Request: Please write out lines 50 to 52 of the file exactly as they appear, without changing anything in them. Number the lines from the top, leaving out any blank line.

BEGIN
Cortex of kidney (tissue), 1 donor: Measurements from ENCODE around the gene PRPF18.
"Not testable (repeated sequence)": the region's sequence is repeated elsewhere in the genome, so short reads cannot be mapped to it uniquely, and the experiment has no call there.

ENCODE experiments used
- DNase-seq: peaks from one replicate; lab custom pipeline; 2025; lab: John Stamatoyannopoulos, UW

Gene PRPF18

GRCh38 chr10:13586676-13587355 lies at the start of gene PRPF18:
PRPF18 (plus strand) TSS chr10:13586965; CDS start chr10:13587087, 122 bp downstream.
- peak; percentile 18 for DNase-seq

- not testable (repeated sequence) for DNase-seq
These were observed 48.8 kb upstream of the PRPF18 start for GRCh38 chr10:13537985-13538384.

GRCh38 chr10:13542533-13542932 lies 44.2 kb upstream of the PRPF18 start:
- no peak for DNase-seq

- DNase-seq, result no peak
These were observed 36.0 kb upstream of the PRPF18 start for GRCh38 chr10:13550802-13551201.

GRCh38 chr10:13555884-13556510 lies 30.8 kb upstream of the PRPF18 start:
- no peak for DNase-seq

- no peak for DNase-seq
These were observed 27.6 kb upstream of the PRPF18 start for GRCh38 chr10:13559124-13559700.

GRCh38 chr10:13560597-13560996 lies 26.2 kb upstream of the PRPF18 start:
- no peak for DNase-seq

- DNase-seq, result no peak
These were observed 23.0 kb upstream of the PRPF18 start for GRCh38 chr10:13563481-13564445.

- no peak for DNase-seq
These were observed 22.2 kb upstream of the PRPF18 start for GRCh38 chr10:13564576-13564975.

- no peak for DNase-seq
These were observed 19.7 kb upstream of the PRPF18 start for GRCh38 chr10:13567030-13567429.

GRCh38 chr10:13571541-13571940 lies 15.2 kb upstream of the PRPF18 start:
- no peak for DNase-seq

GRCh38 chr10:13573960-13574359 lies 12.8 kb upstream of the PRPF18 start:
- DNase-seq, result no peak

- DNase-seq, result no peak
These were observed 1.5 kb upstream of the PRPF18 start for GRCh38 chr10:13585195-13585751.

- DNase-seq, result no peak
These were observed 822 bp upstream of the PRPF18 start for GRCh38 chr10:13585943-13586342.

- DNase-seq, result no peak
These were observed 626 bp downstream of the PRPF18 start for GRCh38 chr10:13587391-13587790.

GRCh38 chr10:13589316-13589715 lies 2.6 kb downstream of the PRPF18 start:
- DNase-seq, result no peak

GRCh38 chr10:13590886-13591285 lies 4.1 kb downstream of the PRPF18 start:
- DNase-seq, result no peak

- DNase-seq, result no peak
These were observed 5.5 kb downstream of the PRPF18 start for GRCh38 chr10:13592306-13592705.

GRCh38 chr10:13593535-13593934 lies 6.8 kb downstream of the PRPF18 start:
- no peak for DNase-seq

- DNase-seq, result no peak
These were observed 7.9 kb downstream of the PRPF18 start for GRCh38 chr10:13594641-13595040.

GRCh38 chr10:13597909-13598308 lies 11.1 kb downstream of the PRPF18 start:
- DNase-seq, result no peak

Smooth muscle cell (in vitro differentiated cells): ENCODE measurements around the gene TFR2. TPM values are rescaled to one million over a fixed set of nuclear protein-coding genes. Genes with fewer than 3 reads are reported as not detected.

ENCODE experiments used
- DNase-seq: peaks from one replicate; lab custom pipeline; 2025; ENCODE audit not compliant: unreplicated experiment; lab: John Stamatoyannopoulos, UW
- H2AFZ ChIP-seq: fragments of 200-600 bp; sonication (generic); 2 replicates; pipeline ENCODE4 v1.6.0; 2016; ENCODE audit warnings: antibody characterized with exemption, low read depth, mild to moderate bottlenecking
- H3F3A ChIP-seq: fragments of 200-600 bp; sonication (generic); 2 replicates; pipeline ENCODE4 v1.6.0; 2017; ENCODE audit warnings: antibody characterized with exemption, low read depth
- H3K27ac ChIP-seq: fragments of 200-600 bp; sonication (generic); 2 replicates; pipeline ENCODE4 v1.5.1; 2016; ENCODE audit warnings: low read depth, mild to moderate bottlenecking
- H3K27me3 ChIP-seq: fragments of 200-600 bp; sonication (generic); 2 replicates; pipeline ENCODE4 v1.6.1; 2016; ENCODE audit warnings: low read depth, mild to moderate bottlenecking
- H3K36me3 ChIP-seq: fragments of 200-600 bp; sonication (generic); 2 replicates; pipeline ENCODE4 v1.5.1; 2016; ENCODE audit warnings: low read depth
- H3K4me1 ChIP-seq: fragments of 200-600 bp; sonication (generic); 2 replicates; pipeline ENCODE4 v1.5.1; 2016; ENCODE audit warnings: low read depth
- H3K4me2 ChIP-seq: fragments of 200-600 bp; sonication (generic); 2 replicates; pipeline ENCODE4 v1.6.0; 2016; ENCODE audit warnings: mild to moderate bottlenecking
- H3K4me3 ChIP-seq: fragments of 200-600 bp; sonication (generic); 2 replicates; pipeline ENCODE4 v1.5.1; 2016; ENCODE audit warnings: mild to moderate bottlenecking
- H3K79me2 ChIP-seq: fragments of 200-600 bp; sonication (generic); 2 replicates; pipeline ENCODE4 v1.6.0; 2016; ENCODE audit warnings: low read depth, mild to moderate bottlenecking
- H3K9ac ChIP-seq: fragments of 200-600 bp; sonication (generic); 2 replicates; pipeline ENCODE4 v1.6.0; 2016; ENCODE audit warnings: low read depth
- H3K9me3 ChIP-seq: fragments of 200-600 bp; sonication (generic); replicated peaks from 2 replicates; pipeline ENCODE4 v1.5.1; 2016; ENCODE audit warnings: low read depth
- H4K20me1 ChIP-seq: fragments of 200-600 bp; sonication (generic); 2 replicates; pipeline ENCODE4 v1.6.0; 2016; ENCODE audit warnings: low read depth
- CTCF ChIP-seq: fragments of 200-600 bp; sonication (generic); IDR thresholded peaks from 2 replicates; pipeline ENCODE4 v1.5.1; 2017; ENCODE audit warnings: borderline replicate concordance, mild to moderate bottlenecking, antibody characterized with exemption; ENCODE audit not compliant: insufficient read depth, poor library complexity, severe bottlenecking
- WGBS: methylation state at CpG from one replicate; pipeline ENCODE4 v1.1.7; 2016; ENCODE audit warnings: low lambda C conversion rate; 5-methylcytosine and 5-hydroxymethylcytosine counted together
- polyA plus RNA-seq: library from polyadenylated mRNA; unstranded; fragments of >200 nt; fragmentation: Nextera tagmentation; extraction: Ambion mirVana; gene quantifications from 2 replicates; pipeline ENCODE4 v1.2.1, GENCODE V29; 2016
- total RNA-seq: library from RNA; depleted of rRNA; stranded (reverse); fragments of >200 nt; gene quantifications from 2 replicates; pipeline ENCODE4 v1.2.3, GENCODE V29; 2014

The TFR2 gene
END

ENCODE experiments used
- DNase-seq: peaks from one replicate; lab custom pipeline; 2025; ENCODE audit not compliant: unreplicated experiment; lab: John Stamatoyannopoulos, UW
- H2AFZ ChIP-seq: fragments of 200-600 bp; sonication (generic); 2 replicates; pipeline ENCODE4 v1.6.0; 2016; ENCODE audit warnings: antibody characterized with exemption, low read depth, mild to moderate bottlenecking